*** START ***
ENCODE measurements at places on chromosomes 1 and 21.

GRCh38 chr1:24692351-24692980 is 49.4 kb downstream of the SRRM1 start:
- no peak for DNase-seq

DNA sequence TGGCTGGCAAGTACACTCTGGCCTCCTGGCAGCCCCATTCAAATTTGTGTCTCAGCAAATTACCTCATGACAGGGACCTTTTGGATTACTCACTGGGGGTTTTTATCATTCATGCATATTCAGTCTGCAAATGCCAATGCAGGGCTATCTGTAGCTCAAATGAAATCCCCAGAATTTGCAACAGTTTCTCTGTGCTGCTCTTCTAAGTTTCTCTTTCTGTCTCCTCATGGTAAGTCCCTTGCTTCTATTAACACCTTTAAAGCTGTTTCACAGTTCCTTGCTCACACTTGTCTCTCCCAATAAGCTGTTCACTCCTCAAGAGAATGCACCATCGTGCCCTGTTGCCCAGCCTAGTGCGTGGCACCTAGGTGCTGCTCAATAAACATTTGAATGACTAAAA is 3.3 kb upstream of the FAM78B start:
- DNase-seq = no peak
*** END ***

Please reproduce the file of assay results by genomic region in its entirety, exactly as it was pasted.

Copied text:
ENCODE measurements at places on chromosomes 1 and 21.

GRCh38 chr1:24692351-24692980 is 49.4 kb downstream of the SRRM1 start:
- no peak for DNase-seq

DNA sequence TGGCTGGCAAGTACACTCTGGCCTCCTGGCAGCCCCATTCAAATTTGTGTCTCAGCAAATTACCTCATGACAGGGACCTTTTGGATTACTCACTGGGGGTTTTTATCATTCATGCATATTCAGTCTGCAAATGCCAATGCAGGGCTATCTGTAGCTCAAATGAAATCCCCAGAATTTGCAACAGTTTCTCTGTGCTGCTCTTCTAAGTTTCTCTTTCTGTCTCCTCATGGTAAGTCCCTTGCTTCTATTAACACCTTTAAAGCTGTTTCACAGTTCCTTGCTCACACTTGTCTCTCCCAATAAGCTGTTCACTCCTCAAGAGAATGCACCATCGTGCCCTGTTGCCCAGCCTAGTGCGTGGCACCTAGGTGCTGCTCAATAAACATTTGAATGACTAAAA is 3.3 kb upstream of the FAM78B start:
- DNase-seq = no peak